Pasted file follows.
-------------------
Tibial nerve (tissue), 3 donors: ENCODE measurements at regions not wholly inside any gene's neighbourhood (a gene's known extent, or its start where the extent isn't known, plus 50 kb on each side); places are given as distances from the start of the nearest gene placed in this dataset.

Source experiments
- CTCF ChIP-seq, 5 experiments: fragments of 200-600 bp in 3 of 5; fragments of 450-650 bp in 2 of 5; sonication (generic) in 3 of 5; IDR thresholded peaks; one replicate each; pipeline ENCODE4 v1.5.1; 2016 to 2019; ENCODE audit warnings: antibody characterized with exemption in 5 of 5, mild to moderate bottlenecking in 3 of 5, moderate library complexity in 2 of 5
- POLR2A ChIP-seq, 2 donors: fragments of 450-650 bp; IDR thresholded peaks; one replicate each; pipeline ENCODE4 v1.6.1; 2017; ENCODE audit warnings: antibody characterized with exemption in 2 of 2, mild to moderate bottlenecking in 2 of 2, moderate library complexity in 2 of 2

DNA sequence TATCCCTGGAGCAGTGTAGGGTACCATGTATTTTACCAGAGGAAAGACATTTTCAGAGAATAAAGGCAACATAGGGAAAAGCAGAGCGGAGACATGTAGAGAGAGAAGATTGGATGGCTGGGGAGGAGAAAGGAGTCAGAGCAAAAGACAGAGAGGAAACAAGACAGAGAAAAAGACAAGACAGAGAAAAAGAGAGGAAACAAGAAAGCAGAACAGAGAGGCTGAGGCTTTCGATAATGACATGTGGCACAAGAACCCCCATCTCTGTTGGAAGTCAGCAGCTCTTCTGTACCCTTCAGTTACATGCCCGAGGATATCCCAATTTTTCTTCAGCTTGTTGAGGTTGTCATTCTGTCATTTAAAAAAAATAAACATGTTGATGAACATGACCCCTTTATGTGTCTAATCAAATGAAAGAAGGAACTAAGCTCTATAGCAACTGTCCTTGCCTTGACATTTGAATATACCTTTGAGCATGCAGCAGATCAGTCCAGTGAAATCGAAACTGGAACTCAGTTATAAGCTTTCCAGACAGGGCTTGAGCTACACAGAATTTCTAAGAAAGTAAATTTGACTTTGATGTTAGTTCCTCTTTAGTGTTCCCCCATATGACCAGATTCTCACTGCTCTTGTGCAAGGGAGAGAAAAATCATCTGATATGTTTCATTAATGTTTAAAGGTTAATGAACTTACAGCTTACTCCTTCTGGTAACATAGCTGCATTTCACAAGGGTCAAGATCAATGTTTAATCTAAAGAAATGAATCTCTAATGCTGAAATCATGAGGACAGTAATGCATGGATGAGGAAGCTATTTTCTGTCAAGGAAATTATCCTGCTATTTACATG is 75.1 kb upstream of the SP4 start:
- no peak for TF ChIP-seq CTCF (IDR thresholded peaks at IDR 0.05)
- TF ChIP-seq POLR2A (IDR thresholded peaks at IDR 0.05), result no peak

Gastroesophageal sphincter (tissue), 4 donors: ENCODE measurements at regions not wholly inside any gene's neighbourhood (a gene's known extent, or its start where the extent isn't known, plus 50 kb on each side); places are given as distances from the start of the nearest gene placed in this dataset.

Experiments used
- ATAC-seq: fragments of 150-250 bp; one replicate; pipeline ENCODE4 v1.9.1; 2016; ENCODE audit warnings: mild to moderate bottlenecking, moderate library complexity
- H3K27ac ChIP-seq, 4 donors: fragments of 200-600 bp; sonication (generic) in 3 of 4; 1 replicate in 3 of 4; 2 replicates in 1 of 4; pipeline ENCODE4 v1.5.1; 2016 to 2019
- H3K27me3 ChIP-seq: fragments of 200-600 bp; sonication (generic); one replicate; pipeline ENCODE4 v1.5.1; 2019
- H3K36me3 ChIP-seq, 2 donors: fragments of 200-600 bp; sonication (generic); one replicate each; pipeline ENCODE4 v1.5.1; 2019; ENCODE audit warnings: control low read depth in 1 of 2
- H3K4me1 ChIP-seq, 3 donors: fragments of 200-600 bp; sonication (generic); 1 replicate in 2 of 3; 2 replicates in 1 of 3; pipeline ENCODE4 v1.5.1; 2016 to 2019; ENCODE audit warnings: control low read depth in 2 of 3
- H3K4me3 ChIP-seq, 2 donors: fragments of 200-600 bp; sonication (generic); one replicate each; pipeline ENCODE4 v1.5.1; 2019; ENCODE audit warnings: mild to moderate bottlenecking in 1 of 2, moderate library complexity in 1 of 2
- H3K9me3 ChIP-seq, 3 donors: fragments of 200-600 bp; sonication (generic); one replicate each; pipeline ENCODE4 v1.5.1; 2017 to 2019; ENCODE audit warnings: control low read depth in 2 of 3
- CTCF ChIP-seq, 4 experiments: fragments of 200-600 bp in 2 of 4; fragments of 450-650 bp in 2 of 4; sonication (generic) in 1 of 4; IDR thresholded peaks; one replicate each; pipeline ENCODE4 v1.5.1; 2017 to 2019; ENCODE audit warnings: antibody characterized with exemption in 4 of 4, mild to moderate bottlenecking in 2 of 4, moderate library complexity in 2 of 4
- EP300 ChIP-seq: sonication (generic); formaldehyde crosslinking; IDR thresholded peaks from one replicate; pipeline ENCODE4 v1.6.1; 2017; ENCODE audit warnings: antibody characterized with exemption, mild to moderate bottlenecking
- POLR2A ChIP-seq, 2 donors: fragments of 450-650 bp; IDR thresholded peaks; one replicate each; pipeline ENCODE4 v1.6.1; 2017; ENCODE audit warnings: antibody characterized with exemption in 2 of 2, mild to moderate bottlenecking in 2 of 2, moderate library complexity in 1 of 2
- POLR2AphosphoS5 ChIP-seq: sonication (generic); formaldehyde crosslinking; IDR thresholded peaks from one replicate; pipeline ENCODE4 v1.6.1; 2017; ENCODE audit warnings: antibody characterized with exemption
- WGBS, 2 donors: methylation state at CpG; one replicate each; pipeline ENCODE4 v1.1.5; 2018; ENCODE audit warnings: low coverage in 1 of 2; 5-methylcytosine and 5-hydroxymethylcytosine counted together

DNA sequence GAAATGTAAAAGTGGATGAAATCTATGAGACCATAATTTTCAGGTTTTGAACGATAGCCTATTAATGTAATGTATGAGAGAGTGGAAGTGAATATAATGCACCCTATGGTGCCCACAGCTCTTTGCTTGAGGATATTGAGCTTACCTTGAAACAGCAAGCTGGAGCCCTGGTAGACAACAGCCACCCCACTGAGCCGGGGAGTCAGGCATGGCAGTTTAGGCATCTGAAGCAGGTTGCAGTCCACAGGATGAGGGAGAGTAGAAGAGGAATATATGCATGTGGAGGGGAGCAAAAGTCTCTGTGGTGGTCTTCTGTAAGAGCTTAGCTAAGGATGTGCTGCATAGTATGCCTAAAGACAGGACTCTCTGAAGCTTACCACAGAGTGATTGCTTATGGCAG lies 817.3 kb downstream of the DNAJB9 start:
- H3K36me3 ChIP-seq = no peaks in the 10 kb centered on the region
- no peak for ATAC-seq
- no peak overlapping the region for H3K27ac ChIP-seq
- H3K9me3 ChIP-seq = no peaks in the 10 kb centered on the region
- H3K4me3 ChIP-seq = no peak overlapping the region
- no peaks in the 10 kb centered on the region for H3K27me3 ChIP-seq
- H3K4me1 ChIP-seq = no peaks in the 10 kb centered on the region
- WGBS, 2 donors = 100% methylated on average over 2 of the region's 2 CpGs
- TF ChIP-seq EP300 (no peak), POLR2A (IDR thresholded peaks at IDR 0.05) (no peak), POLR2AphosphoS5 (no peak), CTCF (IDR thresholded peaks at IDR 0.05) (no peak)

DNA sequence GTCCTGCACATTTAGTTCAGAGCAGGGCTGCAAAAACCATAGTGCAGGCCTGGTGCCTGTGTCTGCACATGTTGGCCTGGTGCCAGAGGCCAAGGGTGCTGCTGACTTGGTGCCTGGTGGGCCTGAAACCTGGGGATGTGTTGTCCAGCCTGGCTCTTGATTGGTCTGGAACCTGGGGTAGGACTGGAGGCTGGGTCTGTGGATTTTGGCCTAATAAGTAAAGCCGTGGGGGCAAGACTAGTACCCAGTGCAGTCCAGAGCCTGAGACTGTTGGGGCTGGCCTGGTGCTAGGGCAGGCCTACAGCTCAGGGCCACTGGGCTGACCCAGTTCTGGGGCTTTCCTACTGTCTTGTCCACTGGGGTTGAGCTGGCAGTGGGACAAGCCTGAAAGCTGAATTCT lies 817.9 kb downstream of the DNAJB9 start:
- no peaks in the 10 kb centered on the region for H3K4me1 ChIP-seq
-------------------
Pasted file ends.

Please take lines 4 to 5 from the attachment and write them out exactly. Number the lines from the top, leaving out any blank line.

- POLR2A ChIP-seq, 2 donors: fragments of 450-650 bp; IDR thresholded peaks; one replicate each; pipeline ENCODE4 v1.6.1; 2017; ENCODE audit warnings: antibody characterized with exemption in 2 of 2, mild to moderate bottlenecking in 2 of 2, moderate library complexity in 2 of 2

DNA sequence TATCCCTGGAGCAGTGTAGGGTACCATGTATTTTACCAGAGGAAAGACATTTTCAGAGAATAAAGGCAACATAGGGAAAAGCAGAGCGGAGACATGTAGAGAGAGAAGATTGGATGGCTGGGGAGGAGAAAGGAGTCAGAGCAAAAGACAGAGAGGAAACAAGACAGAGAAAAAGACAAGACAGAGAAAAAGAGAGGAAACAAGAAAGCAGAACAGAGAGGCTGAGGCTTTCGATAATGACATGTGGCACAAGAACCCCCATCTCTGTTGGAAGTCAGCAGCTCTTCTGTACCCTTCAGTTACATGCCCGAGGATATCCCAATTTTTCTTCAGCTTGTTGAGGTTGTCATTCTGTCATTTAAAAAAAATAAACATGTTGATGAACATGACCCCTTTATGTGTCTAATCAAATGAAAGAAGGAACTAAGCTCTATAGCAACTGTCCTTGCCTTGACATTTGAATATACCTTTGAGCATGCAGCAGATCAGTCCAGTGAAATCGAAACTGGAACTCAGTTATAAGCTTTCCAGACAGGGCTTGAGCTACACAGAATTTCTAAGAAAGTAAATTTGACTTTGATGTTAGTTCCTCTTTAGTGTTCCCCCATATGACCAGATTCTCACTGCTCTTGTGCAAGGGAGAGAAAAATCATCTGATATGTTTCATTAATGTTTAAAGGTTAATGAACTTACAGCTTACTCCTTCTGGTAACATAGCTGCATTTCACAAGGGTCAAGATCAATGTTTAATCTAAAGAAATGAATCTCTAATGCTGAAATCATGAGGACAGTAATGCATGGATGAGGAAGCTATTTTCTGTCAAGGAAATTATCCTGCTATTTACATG is 75.1 kb upstream of the SP4 start: